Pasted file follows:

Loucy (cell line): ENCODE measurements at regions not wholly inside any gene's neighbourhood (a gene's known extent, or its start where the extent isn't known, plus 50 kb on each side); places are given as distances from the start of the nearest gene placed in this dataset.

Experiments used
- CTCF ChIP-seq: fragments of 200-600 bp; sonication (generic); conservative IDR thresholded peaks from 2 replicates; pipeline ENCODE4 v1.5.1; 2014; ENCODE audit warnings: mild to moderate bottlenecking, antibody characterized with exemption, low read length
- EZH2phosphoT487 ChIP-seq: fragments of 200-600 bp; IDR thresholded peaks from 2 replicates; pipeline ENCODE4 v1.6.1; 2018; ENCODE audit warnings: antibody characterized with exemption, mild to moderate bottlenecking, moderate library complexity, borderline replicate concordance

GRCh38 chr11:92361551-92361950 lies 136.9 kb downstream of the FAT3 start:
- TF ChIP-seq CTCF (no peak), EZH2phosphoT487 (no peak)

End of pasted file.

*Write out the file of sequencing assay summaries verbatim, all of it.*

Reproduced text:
Loucy (cell line): ENCODE measurements at regions not wholly inside any gene's neighbourhood (a gene's known extent, or its start where the extent isn't known, plus 50 kb on each side); places are given as distances from the start of the nearest gene placed in this dataset.

Experiments used
- CTCF ChIP-seq: fragments of 200-600 bp; sonication (generic); conservative IDR thresholded peaks from 2 replicates; pipeline ENCODE4 v1.5.1; 2014; ENCODE audit warnings: mild to moderate bottlenecking, antibody characterized with exemption, low read length
- EZH2phosphoT487 ChIP-seq: fragments of 200-600 bp; IDR thresholded peaks from 2 replicates; pipeline ENCODE4 v1.6.1; 2018; ENCODE audit warnings: antibody characterized with exemption, mild to moderate bottlenecking, moderate library complexity, borderline replicate concordance

GRCh38 chr11:92361551-92361950 lies 136.9 kb downstream of the FAT3 start:
- TF ChIP-seq CTCF (no peak), EZH2phosphoT487 (no peak)